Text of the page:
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Vote to restrict pastoral offices to men narrowly fails at Southern Baptist Convention

By: Frank Corder - June 12, 2024

Messengers raise their ballots in support of a motion put up for vote during a Southern Baptist Convention annual meeting Tuesday, June 11, 2024, in Indianapolis. (AP Photo/Doug McSchooler)

  • The denomination accounts for over 2,000 local churches in the Magnolia State and nearly 525,000 members.

Delegates, or messengers, to the Southern Baptist Convention voted Wednesday on an amendment to the denomination’s constitution that would have banned women from serving as pastors in their churches.

While the convention does not appoint pastors to local churches, as is done by other denominations, it can determine which independent churches are allowed to be in its membership.

The measure has been referred to as the “Law Amendment,” named after its author Mike Law, the pastor of Arlington Baptist Church in Virginia. Law has said while “our culture may see this prohibition as harsh,” God wrote His word for the flourishing of both men and women.

“This amendment is not about women in ministry,” Law added in his remarks on the measure. “It’s specifically about women in the pastoral office.”

When the dust settled following a brief debate, the amendment received 61 percent of the vote in support of the ban among the delegates representing local churches at the Indianapolis gathering. Those rejecting the ban accounted for some 38 percent. Having failed to reach the two-thirds majority necessary to pass, the measure died.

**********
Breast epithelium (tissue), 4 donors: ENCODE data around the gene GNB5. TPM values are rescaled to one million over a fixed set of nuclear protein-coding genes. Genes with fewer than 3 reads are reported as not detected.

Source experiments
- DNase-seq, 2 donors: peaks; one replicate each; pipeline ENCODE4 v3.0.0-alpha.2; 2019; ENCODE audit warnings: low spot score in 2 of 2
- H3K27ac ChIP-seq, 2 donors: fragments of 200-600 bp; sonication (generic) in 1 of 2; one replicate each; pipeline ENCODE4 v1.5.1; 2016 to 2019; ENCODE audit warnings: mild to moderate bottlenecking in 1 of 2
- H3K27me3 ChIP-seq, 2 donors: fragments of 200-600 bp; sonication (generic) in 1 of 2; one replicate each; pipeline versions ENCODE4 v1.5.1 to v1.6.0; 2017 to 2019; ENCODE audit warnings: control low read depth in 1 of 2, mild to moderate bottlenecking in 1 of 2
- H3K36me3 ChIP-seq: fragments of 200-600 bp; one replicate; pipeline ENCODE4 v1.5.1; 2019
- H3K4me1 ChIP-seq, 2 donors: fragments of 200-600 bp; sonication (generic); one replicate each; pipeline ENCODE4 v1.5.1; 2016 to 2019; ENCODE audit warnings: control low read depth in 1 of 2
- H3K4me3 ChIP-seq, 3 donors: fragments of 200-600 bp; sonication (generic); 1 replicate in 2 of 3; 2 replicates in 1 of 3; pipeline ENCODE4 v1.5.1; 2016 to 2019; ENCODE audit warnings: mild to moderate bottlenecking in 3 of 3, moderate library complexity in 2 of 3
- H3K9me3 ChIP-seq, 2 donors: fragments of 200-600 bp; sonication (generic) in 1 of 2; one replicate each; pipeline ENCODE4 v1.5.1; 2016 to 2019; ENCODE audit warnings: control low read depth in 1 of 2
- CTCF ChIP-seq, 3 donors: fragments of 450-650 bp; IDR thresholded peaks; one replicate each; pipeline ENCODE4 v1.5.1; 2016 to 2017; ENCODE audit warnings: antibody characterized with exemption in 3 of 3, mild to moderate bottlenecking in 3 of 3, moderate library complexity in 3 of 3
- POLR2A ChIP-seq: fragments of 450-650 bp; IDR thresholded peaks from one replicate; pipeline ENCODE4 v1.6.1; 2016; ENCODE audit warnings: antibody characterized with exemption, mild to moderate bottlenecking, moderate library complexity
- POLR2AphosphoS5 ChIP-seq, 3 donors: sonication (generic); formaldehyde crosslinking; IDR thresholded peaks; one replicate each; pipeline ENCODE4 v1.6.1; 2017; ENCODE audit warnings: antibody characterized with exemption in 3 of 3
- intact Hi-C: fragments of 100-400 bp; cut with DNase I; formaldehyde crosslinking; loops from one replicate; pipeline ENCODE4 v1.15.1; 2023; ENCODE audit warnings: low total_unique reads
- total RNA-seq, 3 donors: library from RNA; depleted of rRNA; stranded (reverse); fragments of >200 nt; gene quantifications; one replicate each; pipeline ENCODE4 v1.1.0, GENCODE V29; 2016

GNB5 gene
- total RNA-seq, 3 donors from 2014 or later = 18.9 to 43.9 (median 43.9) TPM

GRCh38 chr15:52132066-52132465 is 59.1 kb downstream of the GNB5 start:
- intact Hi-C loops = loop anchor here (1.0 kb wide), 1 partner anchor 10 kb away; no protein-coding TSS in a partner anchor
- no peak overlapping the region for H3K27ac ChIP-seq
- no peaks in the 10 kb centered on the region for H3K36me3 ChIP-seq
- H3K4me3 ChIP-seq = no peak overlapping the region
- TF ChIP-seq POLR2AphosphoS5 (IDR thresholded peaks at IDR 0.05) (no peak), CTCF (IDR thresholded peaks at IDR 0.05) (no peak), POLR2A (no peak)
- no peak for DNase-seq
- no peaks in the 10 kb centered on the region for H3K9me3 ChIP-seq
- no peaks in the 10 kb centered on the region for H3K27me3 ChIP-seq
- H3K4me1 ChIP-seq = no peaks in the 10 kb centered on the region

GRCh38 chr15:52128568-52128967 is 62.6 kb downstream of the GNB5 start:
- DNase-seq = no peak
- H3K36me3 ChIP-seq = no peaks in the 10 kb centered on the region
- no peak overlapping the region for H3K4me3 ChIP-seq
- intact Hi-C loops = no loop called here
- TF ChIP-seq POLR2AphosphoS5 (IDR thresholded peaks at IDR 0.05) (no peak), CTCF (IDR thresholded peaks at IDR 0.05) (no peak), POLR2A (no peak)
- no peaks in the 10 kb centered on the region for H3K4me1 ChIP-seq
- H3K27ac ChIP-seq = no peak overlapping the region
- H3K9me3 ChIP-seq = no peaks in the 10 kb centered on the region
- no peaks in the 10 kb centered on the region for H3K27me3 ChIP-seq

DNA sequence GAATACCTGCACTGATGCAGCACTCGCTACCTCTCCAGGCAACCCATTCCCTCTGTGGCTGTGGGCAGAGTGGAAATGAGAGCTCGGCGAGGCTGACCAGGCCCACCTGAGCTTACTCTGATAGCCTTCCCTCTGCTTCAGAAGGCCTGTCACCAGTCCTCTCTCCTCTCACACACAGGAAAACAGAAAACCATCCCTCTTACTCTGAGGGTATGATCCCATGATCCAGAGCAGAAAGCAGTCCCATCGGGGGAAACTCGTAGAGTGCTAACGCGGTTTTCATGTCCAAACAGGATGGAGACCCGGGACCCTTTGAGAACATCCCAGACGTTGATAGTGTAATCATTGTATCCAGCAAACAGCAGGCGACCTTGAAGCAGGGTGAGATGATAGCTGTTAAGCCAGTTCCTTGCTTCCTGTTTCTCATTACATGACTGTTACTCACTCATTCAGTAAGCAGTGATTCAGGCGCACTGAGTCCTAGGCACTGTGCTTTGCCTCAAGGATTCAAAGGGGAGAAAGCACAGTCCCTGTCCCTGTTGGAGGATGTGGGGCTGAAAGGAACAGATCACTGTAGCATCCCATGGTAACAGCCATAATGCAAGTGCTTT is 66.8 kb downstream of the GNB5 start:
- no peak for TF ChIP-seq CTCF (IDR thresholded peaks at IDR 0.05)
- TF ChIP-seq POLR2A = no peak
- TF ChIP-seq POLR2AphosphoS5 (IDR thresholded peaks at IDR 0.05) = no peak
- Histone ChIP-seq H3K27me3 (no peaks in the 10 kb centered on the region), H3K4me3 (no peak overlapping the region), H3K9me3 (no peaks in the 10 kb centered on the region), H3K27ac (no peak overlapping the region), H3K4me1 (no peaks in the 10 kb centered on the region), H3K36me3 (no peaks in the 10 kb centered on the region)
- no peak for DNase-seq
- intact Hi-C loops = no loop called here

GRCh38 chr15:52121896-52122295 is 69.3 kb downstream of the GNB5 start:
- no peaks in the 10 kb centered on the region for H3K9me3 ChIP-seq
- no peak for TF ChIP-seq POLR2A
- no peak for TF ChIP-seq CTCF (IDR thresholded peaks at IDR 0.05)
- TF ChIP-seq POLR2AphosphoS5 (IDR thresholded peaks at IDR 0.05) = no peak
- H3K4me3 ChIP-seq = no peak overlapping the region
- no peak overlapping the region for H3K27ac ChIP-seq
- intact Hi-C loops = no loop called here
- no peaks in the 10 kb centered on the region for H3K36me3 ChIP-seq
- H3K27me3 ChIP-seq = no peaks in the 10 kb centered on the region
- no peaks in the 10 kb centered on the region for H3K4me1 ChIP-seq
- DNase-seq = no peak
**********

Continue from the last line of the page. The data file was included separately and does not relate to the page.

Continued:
It was the second vote taken on the matter by the nation’s largest Protestant denomination, the first of which came last year in New Orleans in support of the ban. The Wednesday vote reverses the preliminary decision by the denomination and does away with the provision that a church could only be Southern Baptist if it “affirms, appoints, or employs only men as any kind of pastor or elder.”

If the amendment had been approved, the denomination would then have been allowed to formally exclude those local churches where women serve in pastoral roles.

According to Pastor Law, roughly 1,800 women are currently serving in the denomination.

The issue at hand dates back to the start of the Christian Church and the Apostle Paul’s instructions found in his biblical letters in the New Testament. The precise definition and translation of minister, pastor, bishop and the like have long been debated in terms of roles for men and women in the Church. The roles as they exist today can be quite different than in the days of the early Church.

Pastor Michael Wilkinson of Arlington Baptist Church in Pascagoula, Mississippi told Magnolia Tribune the “unclear definition” of the words are indeed at issue.

“The question in light of pressure from contemporary culture is: Should we continue to uphold the biblical qualification that all elder, bishop, pastors be male as our statement of faith in the Baptist Faith and Message 200 edition requires?” Wilkinson notes, adding that he places his confidence in the local church.

The denomination’s Baptist Faith and Message states that the Church’s “two scriptural offices are that of pastor/elder/overseer and deacon.”

“While both men and women are gifted for service in the church, the office of pastor/elder/overseer is limited to men as qualified by Scripture,” the document outlines.

As Pastor Wilkinson notes, the debate over the ideological position of women in pastoral roles today is reminiscent of the early 1990s when a group of moderate pastors and churches broke away from the Southern Baptist Convention as a conservative resurgence was underway. That group, which challenged the denomination on the ordination of women, among other biblical points, became the Cooperative Baptist Fellowship.